Really, I hope those people are wearing sunscreen when they shed their layers.
When the weather starts heating up most runners will notice some changes in their effort level to keep their regular pace. As long as you're running consistently, and there's not a sudden, extreme change in weather, this adjustment is gradual and not too drastic. However, if you've taken a break from running due to injury or illness and the weather is much warmer than when you last ran consistently, acclimating to the new conditions is going to be a bit tougher. This happened to me a couple of times before and it can be quite discouraging. Not only do you have a slight loss of fitness to make up for and recovery to deal with but those set backs are compounded by the rise in temperature. Higher temperatures cause our bodies to work harder, so some adjustments have to be made in running so we don't overheat or become dehydrated. Don't expect to run the same pace when it's 90° as you do when it's 60°. Summer is a good time to work on HR training or running by effort level. Keep your harder efforts to cooler days and break up long runs by doing half outside and half on the "insteadmill."
Protect yourself: Sunscreen, sunscreen, sunscreen. UPF protective clothing is great too but you still need sunscreen, I prefer at least SPF 30. It's also important to protect your eyes from the sun, especially if your eyes are light colored, by wearing sunglasses. I have Tifosi Radius for running and riding. My swim goggles are even tinted to protect my eyes when I swim. A bonus to wearing sunglasses and a visor or hat with a dark colored under-bill is that you can trick yourself into believing it's not so hot.
Pick to coolest time of the day to run: Typically this is early morning before the sun comes up. That's my preferred time to run anyway. I know for some people this isn't really possible ("I'm not a morning person" does not make a good excuse though), so just try to avoid what is usually the hottest time of day. Here that's in the afternoon, from about 2-4, I call this the no-run zone. You could also try running at night after the sun has set, not as cool as the early morning but still a lot better than midday.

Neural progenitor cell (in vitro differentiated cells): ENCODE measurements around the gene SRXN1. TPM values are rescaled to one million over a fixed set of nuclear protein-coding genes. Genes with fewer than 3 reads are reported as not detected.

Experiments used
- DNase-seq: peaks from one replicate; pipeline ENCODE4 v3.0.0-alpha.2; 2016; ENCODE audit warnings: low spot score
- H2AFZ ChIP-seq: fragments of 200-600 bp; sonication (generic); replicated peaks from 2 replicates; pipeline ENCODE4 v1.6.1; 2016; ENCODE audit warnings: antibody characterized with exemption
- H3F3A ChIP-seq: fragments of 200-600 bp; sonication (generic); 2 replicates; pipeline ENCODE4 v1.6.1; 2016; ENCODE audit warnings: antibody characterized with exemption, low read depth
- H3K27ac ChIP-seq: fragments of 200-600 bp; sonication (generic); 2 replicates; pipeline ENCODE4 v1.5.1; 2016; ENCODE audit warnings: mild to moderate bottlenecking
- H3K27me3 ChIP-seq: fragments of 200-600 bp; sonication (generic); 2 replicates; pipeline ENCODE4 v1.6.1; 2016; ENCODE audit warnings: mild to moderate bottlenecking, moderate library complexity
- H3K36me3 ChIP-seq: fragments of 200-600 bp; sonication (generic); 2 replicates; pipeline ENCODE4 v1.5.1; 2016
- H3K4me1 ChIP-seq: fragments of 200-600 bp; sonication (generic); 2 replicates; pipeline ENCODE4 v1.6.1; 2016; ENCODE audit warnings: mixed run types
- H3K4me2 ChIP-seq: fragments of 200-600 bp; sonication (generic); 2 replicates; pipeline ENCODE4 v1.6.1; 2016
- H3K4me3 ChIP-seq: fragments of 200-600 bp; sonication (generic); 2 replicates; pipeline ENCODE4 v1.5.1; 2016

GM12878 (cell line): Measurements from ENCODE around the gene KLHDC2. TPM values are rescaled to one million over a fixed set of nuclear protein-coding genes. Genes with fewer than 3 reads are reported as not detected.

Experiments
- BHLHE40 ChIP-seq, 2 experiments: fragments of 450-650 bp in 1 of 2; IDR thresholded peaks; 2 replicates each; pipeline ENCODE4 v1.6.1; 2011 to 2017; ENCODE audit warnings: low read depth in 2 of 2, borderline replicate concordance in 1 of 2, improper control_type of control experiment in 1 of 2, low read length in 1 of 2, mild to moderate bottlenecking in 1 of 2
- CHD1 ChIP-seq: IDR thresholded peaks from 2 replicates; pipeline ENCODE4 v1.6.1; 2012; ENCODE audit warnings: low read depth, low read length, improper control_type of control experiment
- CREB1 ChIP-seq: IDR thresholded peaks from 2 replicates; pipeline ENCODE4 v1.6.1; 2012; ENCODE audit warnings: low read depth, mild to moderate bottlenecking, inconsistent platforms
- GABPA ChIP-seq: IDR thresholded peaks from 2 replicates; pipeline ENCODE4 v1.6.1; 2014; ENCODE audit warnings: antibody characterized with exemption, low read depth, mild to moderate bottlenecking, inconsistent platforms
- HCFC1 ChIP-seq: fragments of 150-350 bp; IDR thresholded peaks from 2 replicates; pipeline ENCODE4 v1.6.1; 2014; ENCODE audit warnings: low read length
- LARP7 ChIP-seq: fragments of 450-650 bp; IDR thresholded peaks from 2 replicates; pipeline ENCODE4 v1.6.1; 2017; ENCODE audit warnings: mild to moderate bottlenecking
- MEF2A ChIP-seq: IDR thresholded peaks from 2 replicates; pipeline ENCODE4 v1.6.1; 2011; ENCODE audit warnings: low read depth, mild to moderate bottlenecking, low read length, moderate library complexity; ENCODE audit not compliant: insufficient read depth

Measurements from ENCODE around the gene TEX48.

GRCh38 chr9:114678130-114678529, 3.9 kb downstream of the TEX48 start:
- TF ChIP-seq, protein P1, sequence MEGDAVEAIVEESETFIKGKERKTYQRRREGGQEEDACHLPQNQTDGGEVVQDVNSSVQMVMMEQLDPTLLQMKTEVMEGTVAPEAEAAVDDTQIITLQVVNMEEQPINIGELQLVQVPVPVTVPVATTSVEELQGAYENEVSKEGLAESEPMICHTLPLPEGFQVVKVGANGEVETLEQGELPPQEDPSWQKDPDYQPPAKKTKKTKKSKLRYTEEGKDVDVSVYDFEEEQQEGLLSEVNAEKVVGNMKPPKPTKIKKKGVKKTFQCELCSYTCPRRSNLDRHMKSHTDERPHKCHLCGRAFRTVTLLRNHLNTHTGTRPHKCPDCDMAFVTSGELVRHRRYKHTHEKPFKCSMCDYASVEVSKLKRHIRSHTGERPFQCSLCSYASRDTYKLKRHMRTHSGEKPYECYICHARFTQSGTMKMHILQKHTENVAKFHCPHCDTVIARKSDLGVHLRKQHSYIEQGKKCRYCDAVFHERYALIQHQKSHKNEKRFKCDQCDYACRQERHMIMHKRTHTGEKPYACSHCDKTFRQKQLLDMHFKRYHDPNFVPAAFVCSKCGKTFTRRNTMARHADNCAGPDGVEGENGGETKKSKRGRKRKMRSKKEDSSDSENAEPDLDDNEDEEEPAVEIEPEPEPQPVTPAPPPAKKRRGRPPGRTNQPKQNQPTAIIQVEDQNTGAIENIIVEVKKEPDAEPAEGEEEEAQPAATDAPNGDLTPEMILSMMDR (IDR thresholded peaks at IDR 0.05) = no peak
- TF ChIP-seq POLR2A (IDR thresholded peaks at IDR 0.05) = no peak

Opt for the treadmill, if lunch time is when you have the best opportunity to run, some days the treadmill is going to be your best choice. My treadmill is in our garage, so there's no a/c but I still have fans and I'm not under the sun. If you don't have a treadmill of your own and a gym membership isn't an option, there are still others ways you can stay out of the sun during the day. Find a shaded route. Since I've been doing this for a few years now, I can't think of plenty of routes for both sunny and shaded running, if you don't know where the good, shaded routes in your area are you can start by asking someone at your local running store or contacting a local run club. Running near a body of water is a good option as well, as it's typically a bit cooler than inland locations, and you might even be able to take a dip after your run.
|My Insulated Nathan Speeddraw Plus|
Hydration is probably one of the most important parts of summer running. When it's hotter, we sweat more so we need to drink more. You not only need to make sure you're drinking enough before and after you run, but it's also a good idea to carry water with you or run in an area where you know there are fountain (or faucets) to drink from. Don't wait until you're thirsty to drink! Experts say you're probably already dehydrated by this point. If you're never feel like drinking on the run, that doesn't mean you shouldn't do it. I actually have had the problem of drinking too much, now on my long runs I make sure to take a good sip every mile. Adopting a practice that makes it turn into a habit is very helpful. Hear the Garmin mile beep, take a drink, simple as that. I've mentioned before that I even take water on shorter runs during the summer; I'd rather have it and not really need it, than not have it when I do need it. Sometimes I just pour it on my head or down my shirt. On longer runs, and if you're a heavy/salty sweater, you need to be taking in some electrolytes too. Gatorade, Nuun, Salt tabs, GU electrolyte tablets, it all works. I don't recommend pouring that on yourself though, it can get a bit sticky.
One last tip and this one is still up for debate. A lot of sources would tell you to wear light colored clothing when the sun is beating down, but I bet you've seen photos of people who live in hot desert lands wearing all black. There is science to this! There is more information about wearing dark cycling kits than there is about running clothing, but the outcome should be similar. Supposedly, as long as you are moving, black clothing will keep you cooler than white clothing. There's more detail to the science than I care to get into here, but if you really want to know about it there are plenty of articles you can find.
That's it for part 1 of my Summer Running Guide! What are your tips for staying safe and healthy while running in the summer?